Historically, the printing business has concentrated on the goal of getting the work out. In that context, leadership was mainly a reactive process, focused on supervising and managing the workflow in response to customer requirements. Companies gave little regard to their actual work process (meaning the sequence of steps that got the work done) or to the staff involved in it. Even companies that hired appropriate levels of management to direct the process and staff on their day shift often left their off shifts to lead hands who oversaw production work only.
Today things have changed, however, because:
1. Printing has become commoditized and thus viewed mainly as a product of industrial manufacturing. (Formerly, because printing is service-oriented and customized, it was not classified with traditional manufacturing processes.)
2. Communication, once confined to print, has become fragmented into other media and services.
3. Perhaps most importantly, new developments in equipment and software have made print production more automated, freeing more staff to turn their attention to the business of managing.
The result has been a paradigm shift in management within the printing industry. According to PrintLink's Managing Director Myrna Penny, "The new thinking is that if printing companies manage and supervise people and process effectively, then work completion at a profit will follow."
"Along with a renewed interest in management, companies are also becoming more precise about the types of supervisory skills they require," says Myrna, who points out that, although the terms "lead hand," "supervisor," and "manager" are sometimes used interchangeably, in practice they are not the same. "Normally the lead hand oversees the crew and the work on one particular shift, while the supervisor directs the work of all the employees in a department and has discretion over hiring and firing recommendations and/or decisions. The manager's authority includes not only overseeing the supervisors, but also fiscal responsibility for the departmental or company budgets and control of resources and expenditures," says Myrna.
The Leadership Challenge
Clearly, in view of the recent paradigm shift, the printing industry faces an increasing need for people to fill all three management functions. Companies can proactively seek out opportunities to hire experienced leaders wanting to advance their careers with employers who recognize the value of leadership and management. Yet because leadership skills have not traditionally been cultivated among staff of printing companies, there are simply not as many lead hands, supervisors, and managers to go around. And more supervisors in particular are needed than ever before, because companies have to run 24 hours a day just to stay in business, says Myrna. So it seems that the industry has reached a developmental stage requiring initiative and foresight to ensure that its present and future leadership requirements are met.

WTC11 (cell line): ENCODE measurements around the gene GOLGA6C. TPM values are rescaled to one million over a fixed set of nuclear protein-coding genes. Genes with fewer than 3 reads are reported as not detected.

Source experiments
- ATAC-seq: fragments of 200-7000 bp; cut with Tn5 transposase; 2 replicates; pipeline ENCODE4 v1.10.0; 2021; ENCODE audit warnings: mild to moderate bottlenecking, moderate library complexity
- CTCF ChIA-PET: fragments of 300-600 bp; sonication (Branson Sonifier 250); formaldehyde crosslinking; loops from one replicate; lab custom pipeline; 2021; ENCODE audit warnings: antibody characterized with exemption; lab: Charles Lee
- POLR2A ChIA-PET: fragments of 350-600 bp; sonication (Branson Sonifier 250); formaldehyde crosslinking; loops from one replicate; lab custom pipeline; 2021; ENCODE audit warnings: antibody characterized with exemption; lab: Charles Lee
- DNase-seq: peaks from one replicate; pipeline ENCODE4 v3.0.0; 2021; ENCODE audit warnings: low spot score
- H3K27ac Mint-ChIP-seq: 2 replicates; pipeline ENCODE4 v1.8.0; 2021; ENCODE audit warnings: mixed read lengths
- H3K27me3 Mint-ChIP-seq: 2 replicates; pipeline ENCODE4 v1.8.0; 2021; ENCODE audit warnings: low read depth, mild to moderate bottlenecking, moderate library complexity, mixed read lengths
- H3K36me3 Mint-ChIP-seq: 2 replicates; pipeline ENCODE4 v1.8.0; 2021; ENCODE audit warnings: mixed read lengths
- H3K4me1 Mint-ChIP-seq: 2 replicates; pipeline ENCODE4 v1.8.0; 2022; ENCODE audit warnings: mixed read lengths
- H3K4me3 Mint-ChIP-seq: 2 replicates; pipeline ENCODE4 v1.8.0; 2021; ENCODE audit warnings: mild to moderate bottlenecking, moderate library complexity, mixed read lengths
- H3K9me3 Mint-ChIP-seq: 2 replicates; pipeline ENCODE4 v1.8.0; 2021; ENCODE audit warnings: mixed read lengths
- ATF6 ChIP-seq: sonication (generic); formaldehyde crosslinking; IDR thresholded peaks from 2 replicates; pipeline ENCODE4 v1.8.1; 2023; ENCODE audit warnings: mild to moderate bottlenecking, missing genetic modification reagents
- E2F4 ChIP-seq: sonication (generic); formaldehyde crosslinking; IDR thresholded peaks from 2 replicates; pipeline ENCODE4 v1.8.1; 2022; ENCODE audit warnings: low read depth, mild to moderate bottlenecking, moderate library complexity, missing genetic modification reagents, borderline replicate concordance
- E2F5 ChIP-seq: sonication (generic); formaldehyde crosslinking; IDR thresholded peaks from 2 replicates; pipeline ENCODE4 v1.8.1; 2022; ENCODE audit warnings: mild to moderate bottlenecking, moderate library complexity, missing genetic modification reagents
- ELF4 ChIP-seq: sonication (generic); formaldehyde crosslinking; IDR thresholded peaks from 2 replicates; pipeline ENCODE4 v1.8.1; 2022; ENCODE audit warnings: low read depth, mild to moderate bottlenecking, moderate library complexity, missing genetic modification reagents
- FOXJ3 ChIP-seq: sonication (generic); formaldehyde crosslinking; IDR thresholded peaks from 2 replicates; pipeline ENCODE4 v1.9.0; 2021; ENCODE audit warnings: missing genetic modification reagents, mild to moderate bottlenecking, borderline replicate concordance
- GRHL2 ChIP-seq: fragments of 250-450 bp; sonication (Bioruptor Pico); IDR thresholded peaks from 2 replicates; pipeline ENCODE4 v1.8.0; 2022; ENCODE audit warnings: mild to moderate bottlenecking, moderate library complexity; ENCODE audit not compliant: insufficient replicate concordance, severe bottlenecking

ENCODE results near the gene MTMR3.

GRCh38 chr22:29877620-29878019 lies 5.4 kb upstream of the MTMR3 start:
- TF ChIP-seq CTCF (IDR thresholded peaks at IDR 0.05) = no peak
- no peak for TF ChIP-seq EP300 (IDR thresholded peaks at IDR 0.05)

Assessment & Training
"Since leaders are in short supply, it makes sense for the industry to create more of them. It also makes sense to try and choose staff members who already have the advantage of a good grasp of your company's production process and promote them to management roles," says Myrna. "But in this scenario, there are two keys to success: assessment and training. Without either one of them, you're just setting someone up to fail."
Here's why: "First of all, when you promote somebody internally who has done good production work into a leadership role, all of a sudden that person is in the position of having to supervise friends on the shop floor. Although this situation can be handled effectively, the majority of people require specialized training in advance to help them cope with it. Even if you hire someone with a production background from another company to assume a leadership role in yours, the new employee may still have difficulty adjusting to a supervisory role because he or she identifies with the people on the shop floor-so again, supervisory training is often your best option. Training of this type is available from numerous sources," says Myrna.
Myrna also recommends that, prior to investing in training or hiring someone with documented experience, companies should assess their supervisory and managerial candidates for leadership aptitude: "We recommend this be done using any one of the many systems for profile testing that are commercially available. Profile tests can cost as little as a couple of hundred dollars per assessment and can be completed in an hour or two via the Internet. The testing enables you to assess employees for their leadership potential or their ability to assimilate leadership training. Conversely, if you select the wrong production people without testing and give them all the management training in the world, you are still inviting them to fail as leaders."